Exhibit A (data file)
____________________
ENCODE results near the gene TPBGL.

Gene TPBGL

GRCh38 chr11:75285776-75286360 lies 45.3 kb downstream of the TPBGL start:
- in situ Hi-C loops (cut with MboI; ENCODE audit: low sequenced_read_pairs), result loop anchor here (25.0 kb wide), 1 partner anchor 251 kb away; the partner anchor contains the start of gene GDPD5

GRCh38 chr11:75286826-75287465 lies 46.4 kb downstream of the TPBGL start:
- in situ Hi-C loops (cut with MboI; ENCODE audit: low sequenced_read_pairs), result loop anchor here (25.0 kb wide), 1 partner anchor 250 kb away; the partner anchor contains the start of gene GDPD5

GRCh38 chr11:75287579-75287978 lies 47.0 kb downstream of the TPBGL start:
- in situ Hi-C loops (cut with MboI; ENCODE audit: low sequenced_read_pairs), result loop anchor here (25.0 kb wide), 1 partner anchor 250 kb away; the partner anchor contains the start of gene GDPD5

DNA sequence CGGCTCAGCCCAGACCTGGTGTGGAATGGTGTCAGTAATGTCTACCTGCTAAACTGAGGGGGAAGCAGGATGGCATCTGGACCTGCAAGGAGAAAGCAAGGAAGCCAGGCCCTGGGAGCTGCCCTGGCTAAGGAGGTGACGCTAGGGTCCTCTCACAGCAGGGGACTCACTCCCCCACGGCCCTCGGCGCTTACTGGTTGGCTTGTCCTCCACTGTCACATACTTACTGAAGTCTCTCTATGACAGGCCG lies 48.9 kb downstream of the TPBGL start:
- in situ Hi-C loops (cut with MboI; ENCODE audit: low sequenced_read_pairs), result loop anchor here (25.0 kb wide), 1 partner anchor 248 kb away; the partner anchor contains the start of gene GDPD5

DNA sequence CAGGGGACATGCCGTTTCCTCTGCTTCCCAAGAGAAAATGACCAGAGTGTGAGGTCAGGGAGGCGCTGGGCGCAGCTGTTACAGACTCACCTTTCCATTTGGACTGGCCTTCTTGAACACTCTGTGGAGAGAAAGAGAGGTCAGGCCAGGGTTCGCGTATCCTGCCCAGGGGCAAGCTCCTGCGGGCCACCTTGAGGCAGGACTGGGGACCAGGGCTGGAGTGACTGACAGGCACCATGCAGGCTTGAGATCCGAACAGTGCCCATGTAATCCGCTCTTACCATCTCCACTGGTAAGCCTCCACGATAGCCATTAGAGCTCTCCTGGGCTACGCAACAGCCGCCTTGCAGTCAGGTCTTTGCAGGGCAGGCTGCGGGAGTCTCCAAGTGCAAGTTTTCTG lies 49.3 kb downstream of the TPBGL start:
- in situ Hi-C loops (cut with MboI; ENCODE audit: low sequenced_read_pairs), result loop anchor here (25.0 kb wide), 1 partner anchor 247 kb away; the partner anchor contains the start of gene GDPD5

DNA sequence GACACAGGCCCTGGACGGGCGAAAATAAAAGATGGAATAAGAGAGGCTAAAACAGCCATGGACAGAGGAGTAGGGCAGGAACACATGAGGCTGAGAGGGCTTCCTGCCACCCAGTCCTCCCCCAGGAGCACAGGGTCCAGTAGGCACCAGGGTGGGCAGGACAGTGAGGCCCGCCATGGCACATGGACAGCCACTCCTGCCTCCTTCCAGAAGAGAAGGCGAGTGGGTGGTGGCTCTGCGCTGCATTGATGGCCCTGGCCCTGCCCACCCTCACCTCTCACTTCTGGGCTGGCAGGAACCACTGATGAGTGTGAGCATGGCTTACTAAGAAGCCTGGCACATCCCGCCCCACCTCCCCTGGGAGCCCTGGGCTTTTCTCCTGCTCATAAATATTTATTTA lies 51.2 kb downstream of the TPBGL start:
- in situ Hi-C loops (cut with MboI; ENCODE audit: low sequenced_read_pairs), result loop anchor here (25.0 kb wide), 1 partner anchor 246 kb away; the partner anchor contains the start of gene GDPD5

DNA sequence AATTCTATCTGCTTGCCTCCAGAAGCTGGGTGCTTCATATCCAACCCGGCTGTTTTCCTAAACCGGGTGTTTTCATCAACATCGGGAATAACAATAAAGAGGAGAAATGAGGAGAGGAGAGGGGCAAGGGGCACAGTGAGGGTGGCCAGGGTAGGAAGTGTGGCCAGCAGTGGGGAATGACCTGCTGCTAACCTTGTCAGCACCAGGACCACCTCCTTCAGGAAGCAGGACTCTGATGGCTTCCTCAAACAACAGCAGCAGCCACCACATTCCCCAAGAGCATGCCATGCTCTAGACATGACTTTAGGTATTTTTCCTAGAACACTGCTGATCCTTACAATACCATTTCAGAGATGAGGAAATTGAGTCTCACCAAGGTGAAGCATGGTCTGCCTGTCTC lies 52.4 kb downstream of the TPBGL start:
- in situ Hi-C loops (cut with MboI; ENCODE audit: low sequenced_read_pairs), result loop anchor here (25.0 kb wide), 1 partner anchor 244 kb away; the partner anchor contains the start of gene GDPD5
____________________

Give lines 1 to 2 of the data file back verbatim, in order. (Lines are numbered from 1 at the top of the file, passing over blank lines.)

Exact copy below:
ENCODE results near the gene TPBGL.

Gene TPBGL